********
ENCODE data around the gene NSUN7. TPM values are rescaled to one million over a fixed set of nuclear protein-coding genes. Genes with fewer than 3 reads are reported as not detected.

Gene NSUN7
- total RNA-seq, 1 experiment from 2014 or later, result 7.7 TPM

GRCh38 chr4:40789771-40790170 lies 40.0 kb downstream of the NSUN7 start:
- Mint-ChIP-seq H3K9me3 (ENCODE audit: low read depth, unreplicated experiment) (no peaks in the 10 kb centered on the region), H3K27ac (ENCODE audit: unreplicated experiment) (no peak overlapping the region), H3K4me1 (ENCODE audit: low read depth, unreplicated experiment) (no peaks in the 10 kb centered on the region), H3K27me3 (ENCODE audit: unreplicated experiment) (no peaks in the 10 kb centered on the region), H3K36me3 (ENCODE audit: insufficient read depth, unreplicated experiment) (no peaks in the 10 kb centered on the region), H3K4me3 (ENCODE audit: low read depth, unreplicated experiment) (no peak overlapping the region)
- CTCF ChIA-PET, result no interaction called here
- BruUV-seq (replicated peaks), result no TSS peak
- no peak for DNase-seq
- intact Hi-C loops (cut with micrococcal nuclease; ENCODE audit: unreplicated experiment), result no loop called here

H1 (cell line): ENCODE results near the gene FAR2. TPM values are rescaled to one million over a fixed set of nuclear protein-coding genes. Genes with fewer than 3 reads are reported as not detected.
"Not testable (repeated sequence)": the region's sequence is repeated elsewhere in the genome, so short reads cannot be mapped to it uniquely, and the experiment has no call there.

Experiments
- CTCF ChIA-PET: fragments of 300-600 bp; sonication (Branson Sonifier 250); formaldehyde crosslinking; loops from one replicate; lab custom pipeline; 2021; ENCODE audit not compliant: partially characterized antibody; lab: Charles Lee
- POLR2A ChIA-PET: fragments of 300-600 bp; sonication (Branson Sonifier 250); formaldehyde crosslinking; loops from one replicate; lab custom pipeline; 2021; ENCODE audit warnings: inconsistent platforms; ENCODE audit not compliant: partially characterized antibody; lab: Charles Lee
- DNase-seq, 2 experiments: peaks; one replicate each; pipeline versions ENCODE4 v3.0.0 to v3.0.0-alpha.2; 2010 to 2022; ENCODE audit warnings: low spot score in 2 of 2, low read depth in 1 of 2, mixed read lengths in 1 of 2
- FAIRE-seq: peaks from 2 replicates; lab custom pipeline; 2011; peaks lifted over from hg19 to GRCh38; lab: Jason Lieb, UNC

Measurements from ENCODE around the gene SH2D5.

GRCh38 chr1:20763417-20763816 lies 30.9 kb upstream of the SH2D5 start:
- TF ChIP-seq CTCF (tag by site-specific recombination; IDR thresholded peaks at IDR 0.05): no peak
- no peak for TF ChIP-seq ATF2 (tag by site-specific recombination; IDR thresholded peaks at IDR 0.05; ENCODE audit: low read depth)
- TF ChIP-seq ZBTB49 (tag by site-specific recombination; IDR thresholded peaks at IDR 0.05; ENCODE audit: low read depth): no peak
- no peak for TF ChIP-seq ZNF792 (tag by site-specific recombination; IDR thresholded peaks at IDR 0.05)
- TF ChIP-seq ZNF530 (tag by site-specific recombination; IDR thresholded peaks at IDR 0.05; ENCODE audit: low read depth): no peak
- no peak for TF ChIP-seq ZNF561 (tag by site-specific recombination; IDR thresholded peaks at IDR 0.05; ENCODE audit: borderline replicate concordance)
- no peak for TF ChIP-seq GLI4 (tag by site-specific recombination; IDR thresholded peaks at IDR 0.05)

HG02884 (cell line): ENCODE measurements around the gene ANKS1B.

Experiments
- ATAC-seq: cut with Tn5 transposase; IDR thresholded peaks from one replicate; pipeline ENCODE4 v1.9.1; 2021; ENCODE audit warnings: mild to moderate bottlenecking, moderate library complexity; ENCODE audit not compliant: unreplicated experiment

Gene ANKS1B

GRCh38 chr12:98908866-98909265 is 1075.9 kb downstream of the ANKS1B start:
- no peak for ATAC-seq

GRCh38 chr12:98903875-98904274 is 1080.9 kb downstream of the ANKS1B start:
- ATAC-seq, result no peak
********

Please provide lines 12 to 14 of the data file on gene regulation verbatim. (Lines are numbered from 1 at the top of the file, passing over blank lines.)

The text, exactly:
Experiments
- CTCF ChIA-PET: fragments of 300-600 bp; sonication (Branson Sonifier 250); formaldehyde crosslinking; loops from one replicate; lab custom pipeline; 2021; ENCODE audit not compliant: partially characterized antibody; lab: Charles Lee
- POLR2A ChIA-PET: fragments of 300-600 bp; sonication (Branson Sonifier 250); formaldehyde crosslinking; loops from one replicate; lab custom pipeline; 2021; ENCODE audit warnings: inconsistent platforms; ENCODE audit not compliant: partially characterized antibody; lab: Charles Lee